THE U.S. ECONOMY GETS MORE HELP FROM CONSUMERS
The annualized pace of sales climbed last month to 15.1 million vehicles, according to Autodata Corp., a level the industry hasn’t seen since February 2008, before the start of the financial meltdown and subsequent recession. All told, auto makers sold 1,149,396 cars and light trucks last month, up 15.7% from a year ago, Autodata said. (Chart from Modeled Behavior)
Dealers also reported they saw sales intensifying toward the end of the month suggesting the industry could score another robust month in March.
Retailers turned in solid sales for February as warmer weather brought out shoppers for spring wear and clearance sales.
The 18 retailers that report same-store sales, or sales at stores open more than a year, showed 6.4% growth in February, when 4.8% was expected, according to Thomson Reuters. The figure compares with 4.7% a year ago.
Drop raises hopes of energy independence
Imports as a share of US oil consumption dropped to 44.8 per cent, the lowest proportion since 1995, down from a peak of 60.3 per cent in 2005.
Canada’s economy loses steam in fourth quarter The Canadian economy grew at an annual rate of 1.8% in the final quarter; third-quarter growth revised up to 4.2%
EUROPE: BACK TO SQUARE ONE!
The very same day the “pact” was signed, challenges pop up.
European Union leaders signed the region’s new fiscal pact, adopting strict new rules on deficits and debts, even as some members warned a tougher economic environment is challenging their fiscal commitments.
Mr. Van Rompuy urged EU leaders to move quickly to persuade national parliaments—and voters—to ratify the deal.
Ireland announced earlier this week it would hold a referendum on the issue. The pact calls for countries to write into their constitutions balanced-budget provisions and allows for swifter sanctions against countries that breach the fiscal rules.
Any country that fails to ratify the treaty would be blocked off from the region’s bailout funds in spring 2013.
Here we go: Spain and the Netherlands indicated they would miss budget targets this year without fresh austerity measures.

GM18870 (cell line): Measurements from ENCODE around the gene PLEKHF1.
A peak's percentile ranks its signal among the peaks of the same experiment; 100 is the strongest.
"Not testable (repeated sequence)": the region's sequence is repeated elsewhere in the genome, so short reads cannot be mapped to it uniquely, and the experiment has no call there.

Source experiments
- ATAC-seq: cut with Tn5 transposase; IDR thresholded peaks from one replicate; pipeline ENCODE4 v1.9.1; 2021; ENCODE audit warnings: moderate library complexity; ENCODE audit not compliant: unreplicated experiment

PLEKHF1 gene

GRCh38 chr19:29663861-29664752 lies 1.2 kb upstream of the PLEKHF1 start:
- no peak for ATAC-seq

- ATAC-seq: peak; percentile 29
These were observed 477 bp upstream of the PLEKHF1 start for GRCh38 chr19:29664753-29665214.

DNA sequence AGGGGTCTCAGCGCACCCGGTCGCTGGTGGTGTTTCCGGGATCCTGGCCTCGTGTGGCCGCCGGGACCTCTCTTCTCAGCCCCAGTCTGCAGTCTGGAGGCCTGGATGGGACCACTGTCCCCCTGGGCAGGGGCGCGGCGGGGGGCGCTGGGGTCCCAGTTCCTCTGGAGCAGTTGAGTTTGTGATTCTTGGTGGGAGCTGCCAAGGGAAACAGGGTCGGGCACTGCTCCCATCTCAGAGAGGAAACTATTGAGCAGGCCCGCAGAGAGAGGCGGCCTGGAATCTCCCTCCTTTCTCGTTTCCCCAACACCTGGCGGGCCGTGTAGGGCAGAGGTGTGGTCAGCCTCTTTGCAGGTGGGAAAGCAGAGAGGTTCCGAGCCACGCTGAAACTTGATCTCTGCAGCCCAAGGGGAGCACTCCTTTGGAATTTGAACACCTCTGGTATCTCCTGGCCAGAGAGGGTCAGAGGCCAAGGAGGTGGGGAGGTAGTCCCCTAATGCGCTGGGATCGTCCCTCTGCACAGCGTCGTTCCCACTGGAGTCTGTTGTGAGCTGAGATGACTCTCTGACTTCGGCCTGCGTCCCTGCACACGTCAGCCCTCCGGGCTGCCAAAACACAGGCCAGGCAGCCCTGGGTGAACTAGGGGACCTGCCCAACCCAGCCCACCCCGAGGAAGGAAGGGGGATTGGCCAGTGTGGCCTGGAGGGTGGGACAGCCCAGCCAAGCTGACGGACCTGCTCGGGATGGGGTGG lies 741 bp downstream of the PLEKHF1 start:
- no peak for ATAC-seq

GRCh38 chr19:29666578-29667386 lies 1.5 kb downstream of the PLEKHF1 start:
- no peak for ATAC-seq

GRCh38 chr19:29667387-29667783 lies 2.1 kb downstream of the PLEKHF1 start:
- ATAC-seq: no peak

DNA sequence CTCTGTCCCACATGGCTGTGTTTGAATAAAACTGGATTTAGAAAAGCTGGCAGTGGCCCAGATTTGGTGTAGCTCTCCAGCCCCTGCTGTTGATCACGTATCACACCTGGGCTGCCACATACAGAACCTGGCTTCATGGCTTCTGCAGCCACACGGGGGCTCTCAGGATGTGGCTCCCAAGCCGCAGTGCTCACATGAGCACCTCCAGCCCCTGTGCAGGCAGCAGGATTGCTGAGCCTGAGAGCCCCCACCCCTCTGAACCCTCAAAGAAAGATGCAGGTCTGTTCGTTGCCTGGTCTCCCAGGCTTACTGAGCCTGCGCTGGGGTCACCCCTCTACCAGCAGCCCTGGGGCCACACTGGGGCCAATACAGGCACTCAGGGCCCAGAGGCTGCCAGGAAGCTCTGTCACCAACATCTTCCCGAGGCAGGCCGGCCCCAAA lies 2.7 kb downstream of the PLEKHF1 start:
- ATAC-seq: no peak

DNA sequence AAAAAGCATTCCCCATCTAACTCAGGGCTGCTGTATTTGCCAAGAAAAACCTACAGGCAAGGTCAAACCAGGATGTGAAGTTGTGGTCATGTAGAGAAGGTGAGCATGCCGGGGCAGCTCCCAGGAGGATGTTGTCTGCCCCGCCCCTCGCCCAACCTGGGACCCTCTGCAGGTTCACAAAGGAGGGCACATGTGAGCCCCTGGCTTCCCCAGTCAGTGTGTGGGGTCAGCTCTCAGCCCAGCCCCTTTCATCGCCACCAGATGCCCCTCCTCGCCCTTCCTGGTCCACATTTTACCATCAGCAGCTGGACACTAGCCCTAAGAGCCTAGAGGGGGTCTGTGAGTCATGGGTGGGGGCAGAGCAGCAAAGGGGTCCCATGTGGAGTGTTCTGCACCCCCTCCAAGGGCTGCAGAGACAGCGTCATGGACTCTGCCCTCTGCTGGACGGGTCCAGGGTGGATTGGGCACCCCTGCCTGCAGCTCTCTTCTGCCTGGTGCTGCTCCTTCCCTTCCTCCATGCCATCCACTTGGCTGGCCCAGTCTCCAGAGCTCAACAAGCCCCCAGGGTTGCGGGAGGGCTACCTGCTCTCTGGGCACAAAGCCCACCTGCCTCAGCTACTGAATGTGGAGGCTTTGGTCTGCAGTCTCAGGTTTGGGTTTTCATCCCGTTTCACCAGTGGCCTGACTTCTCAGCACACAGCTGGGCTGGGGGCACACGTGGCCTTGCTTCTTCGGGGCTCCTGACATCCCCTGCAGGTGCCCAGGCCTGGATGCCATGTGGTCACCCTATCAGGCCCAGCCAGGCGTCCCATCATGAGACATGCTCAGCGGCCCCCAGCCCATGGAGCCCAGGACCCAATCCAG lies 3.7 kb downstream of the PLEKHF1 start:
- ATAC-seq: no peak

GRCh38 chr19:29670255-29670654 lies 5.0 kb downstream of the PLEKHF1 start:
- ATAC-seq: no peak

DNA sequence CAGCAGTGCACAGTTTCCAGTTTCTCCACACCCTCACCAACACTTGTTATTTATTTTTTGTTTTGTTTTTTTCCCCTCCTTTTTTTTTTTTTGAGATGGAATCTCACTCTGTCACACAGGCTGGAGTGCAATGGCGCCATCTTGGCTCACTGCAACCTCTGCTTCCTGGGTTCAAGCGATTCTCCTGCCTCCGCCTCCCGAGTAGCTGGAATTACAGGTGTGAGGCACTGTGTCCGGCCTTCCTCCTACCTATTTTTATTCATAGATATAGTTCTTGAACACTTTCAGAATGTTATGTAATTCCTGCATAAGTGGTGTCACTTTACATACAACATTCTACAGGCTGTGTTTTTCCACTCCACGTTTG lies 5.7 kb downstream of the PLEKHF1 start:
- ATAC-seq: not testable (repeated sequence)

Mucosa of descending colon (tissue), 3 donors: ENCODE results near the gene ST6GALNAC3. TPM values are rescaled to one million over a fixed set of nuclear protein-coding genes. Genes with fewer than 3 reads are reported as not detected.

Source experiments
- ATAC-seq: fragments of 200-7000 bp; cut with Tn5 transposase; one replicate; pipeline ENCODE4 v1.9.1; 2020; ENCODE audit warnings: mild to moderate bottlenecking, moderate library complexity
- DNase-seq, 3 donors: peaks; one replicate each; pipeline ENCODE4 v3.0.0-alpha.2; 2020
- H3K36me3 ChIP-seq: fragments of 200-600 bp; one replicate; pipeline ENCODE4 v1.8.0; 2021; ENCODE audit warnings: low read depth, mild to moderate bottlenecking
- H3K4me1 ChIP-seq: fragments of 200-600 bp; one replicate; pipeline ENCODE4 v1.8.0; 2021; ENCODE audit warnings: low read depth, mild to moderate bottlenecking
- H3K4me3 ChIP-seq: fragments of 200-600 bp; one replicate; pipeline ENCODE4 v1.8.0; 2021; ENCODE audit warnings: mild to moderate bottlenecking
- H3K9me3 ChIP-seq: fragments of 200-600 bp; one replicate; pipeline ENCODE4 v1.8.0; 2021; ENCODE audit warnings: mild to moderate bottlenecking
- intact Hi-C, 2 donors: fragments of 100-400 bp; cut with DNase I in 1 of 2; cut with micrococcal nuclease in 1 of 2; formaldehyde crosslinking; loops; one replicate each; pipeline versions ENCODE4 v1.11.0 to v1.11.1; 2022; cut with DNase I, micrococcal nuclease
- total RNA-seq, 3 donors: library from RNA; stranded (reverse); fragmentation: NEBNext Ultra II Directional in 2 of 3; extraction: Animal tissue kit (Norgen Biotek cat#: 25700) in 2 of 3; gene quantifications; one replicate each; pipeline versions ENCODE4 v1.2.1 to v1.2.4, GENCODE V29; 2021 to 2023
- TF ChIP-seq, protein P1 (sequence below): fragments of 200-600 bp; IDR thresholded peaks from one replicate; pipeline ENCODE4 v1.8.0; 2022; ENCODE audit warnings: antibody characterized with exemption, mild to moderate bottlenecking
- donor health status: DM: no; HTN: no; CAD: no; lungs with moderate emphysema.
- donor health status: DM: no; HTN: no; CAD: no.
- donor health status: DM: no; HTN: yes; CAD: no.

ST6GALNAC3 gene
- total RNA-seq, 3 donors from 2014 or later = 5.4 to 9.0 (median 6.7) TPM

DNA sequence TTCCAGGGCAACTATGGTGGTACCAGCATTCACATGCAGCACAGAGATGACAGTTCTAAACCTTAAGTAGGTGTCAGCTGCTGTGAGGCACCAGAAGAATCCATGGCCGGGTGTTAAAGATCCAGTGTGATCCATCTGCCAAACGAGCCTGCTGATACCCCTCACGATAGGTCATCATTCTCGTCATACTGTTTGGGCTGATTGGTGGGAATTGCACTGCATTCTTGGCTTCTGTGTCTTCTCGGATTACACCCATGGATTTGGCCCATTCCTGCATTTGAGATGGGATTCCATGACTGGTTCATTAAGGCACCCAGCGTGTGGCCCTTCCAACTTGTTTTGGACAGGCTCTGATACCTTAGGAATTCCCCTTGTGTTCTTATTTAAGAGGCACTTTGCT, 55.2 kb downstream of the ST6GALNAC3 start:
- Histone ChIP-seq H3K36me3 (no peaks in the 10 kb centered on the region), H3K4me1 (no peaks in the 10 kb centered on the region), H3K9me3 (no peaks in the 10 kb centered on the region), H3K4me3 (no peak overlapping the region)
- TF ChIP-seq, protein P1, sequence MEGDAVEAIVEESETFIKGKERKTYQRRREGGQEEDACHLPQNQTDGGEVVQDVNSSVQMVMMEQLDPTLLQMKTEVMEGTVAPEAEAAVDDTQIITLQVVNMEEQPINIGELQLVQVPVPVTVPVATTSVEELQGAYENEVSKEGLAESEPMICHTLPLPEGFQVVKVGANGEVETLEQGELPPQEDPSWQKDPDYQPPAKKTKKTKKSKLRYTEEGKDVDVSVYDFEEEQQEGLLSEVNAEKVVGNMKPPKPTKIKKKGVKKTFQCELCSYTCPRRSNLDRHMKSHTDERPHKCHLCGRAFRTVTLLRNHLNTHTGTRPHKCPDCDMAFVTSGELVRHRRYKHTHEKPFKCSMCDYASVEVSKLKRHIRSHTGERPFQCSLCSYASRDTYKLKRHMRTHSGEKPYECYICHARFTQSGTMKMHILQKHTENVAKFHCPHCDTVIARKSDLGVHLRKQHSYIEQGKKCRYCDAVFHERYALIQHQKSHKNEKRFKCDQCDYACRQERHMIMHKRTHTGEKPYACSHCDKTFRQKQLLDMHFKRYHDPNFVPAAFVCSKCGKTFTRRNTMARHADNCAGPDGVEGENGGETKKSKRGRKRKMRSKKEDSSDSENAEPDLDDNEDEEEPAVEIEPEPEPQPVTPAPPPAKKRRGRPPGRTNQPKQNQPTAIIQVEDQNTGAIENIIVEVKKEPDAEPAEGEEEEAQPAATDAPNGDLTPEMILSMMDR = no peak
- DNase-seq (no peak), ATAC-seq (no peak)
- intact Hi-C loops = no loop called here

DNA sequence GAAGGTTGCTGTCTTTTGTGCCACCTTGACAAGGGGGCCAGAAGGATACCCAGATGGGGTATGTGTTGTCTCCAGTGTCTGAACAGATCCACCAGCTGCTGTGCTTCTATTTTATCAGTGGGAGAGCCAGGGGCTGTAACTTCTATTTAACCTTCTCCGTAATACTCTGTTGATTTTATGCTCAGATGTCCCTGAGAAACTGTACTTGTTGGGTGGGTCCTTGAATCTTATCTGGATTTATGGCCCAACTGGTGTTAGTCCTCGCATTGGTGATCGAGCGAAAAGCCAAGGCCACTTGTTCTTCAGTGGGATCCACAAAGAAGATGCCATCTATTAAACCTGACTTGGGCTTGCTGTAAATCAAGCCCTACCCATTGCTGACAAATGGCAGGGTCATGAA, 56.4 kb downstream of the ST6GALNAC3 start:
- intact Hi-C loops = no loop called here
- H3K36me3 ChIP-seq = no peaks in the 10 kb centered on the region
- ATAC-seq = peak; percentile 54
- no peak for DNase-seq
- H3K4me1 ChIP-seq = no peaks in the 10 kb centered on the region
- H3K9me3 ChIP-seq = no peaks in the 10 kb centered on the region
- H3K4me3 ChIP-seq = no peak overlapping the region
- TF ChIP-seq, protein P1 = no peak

Rajoy government sets ‘reasonable’ target of 5.8% of GDP
Speaking in Brussels, Mr Rajoy insisted that the decision to exceed the EU target was “sensible, reasonable”. Asked whether it met EU requirements, he added: “Is it within the norm? I say yes … We are going to make a very big effort.” (…)
He said he had not told his European counterparts about the deficit target because that was not required until April. “This is a sovereign decision made by Spaniards,” he said.
Meeting EU deficit targets seen as ‘suicide’
The budget shortfall fell to 3.9 percent of gross domestic product from 4.6 percent in 2010, Rome-based national statistics office Istat said today.(…)
Even though the deficit narrowed in 2011, the government’s debt rose to 120.1 percent of GDP, the highest since 1996, from 118.7 percent in 2010, Istat said today.
The 1.6% January decrease followed a 0.1% increase in December. German retail sales are volatile and often revised.
China PMIs were kind of mixed but new orders remain weakish as this ISI chart shows. Europe is clearly hurting China.
And this on housing:
Revenues from land sales in China’s major cities dropped nearly fifty percent in the first two months of this year, as the real estate market correction deepens with dropping prices and continuing government restrictions, industry statistics showed Friday.
ISI has a lengthy piece on China housing that truly surprised me.
We expect China’s ‘commodity’ (conventional) housing starts to fall from 15 1 mln in 2011 to 5 mln in 2012; and only at 6 mln in 2013. Starts ballooned in the last 18 months in a speculative fever which we see breaking now. The starts run-up, tight credit and a near buyer’s strike have jointly created a pipeline of units that need to be completed and sold before more new units are started. This process will take years, not months or quarters, to unwind.
Government extends tax on foreign borrowings
Brazil has declared a fresh “currency war” on the US and Europe, extending a tax on foreign borrowings and threatening further capital controls in an effort to protect the country’s struggling manufacturers.
Individuals have been net sellers throughout the bull market and they keep selling in spite of the increasing media frenzy around equities.
The poor fellows are jumping into bonds. Buy high, sell low!
According to mutual-fund flow tracker EPFR Global, individual investors have pulled $8.3 billion out of U.S. stock funds since the beginning of the year and sunk almost $10.6 billion into bond funds.
NEW EQUITY BUYERS
Israel to Begin Investing Reserves in U.S Equities Today (Yesterday, my emphasis)
The Bank of Israel will begin today a pilot program to invest a portion of its foreign currency reserves in U.S. equities.
The investment, which in the initial phase will amount to 2 percent of the $77 billion reserves, or about $1.5 billion, will be made through UBS AG and BlackRock Inc. (BLK), Bank of Israel spokesman Yossi Saadon said in a telephone interview today. At a later stage, the investment is expected to increase to 10 percent of the reserves.
A small number of central banks have started investing part of their reserves in equities. About 9 percent of the foreign- exchange reserves of Switzerland’s central bank were invested in shares at the end of the third quarter, the Swiss bank said on its website.
The investment will be made in equity index trackers and will include between 1,500 to 2,000 shares, among them stocks like Apple Inc. (AAPL), Saadon said.
The central bank decided to add equities to its investment portfolio in order to diversify, reduce risk and give better performance, Barry Topf, senior adviser to Governor Stanley Fischer, said in a Dec. 1 interview.